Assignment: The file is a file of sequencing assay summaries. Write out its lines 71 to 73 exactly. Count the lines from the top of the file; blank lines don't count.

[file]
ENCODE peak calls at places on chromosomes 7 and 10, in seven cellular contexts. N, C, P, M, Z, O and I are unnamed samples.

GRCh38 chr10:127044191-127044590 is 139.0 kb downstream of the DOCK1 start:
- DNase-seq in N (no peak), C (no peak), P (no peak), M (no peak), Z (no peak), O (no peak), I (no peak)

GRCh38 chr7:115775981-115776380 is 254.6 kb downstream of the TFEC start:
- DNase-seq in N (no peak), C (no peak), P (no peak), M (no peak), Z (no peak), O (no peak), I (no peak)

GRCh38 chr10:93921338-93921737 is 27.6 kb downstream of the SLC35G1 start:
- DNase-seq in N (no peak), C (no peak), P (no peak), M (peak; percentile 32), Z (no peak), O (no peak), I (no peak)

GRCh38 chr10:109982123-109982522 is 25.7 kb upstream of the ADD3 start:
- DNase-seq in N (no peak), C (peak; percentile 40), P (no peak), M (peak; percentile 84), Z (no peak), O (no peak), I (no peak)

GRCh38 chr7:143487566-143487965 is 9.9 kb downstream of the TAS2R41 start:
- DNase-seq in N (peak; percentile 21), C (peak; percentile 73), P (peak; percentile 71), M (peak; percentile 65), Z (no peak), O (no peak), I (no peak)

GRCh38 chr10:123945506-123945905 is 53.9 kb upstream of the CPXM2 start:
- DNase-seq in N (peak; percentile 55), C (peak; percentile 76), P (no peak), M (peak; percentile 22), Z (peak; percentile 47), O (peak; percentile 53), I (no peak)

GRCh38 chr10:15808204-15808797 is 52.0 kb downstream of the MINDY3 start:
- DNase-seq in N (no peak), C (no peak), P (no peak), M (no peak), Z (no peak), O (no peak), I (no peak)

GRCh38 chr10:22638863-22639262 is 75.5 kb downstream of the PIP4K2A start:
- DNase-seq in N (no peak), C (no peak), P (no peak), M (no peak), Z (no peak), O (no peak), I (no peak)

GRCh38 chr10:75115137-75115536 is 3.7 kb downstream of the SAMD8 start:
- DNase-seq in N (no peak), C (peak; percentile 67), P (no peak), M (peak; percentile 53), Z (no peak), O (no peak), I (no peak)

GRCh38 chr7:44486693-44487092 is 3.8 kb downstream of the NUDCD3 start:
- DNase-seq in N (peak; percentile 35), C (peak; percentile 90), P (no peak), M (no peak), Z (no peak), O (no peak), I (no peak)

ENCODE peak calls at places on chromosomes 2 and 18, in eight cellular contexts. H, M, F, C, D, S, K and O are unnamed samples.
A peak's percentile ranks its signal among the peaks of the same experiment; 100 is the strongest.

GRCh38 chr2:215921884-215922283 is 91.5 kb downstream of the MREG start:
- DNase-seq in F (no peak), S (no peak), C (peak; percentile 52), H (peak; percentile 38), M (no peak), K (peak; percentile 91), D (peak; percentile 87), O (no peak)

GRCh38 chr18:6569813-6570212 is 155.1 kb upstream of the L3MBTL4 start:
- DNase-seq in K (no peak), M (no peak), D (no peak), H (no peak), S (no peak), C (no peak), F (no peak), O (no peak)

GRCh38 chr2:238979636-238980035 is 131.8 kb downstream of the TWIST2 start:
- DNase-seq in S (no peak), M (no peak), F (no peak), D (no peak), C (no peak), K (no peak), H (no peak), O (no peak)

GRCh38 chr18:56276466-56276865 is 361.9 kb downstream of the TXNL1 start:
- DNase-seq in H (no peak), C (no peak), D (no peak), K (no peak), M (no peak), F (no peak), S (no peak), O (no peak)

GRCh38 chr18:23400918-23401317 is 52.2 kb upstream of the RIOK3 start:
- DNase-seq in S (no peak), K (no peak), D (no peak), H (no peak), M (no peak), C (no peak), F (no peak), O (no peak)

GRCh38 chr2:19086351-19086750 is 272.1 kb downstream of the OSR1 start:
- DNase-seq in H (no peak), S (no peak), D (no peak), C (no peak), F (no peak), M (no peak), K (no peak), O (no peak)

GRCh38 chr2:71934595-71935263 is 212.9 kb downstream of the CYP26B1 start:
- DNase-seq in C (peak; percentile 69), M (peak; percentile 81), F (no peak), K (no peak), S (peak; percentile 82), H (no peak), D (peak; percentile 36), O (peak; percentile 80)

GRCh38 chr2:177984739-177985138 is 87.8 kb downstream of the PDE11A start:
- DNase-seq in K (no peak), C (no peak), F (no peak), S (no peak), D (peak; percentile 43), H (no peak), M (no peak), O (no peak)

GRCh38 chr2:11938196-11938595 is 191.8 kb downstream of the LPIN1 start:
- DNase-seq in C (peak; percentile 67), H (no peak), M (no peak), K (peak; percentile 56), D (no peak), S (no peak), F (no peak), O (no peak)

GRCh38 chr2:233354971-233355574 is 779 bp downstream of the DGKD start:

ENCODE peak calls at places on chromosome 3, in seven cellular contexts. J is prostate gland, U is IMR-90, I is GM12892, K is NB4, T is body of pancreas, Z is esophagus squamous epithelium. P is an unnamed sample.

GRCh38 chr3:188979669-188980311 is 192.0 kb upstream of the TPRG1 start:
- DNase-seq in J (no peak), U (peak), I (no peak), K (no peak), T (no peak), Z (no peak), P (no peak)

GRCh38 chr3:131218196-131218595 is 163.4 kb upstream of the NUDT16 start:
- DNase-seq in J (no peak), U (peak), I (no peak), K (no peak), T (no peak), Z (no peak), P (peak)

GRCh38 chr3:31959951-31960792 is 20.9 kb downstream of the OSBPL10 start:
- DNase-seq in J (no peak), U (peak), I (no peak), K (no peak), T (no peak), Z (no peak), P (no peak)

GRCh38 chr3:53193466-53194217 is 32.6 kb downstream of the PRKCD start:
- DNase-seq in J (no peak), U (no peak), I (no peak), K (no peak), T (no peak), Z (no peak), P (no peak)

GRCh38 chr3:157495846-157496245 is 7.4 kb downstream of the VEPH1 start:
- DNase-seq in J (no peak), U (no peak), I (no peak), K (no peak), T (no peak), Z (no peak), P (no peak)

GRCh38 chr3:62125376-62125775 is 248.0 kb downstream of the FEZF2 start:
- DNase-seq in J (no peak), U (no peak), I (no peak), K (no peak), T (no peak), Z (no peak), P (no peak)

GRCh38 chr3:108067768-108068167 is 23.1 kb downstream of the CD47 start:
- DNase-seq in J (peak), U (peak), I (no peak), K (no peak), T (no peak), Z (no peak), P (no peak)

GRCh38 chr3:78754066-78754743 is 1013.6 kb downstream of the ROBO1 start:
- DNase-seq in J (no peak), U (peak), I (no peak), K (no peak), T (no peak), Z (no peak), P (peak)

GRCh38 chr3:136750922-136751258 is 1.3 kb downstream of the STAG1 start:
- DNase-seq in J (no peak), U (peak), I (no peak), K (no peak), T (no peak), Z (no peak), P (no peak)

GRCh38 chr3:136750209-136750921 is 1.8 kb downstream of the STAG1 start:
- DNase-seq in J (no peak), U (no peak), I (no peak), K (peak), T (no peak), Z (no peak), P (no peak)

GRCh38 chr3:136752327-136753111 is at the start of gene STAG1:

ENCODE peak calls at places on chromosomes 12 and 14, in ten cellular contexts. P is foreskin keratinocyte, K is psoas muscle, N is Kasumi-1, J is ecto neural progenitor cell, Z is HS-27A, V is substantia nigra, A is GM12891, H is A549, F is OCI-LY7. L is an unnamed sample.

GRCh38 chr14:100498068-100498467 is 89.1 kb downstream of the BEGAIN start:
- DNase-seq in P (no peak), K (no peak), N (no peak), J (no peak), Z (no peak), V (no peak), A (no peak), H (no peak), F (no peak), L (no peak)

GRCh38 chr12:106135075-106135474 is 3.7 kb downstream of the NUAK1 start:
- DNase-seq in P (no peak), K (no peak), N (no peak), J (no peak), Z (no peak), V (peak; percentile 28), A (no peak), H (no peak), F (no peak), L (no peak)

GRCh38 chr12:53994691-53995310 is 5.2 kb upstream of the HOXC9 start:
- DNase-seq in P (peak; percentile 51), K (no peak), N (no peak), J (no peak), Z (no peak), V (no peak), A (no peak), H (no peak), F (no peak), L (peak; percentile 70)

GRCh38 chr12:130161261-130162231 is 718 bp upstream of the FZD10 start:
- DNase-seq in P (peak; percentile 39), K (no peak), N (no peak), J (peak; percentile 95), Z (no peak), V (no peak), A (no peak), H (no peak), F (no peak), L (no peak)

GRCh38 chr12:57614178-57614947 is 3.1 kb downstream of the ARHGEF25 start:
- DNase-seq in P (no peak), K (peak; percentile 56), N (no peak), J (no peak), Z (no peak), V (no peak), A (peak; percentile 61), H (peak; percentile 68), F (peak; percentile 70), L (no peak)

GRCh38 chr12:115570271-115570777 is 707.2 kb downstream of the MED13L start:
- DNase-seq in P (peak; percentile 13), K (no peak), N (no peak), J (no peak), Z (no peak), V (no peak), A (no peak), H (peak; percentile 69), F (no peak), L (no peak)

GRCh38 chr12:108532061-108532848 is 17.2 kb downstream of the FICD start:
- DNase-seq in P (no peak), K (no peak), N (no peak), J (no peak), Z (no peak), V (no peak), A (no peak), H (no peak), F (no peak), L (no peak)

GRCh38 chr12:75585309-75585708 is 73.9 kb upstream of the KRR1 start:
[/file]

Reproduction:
- DNase-seq in P (peak; percentile 51), K (no peak), N (no peak), J (no peak), Z (no peak), V (no peak), A (no peak), H (no peak), F (no peak), L (peak; percentile 70)

GRCh38 chr12:130161261-130162231 is 718 bp upstream of the FZD10 start:
- DNase-seq in P (peak; percentile 39), K (no peak), N (no peak), J (peak; percentile 95), Z (no peak), V (no peak), A (no peak), H (no peak), F (no peak), L (no peak)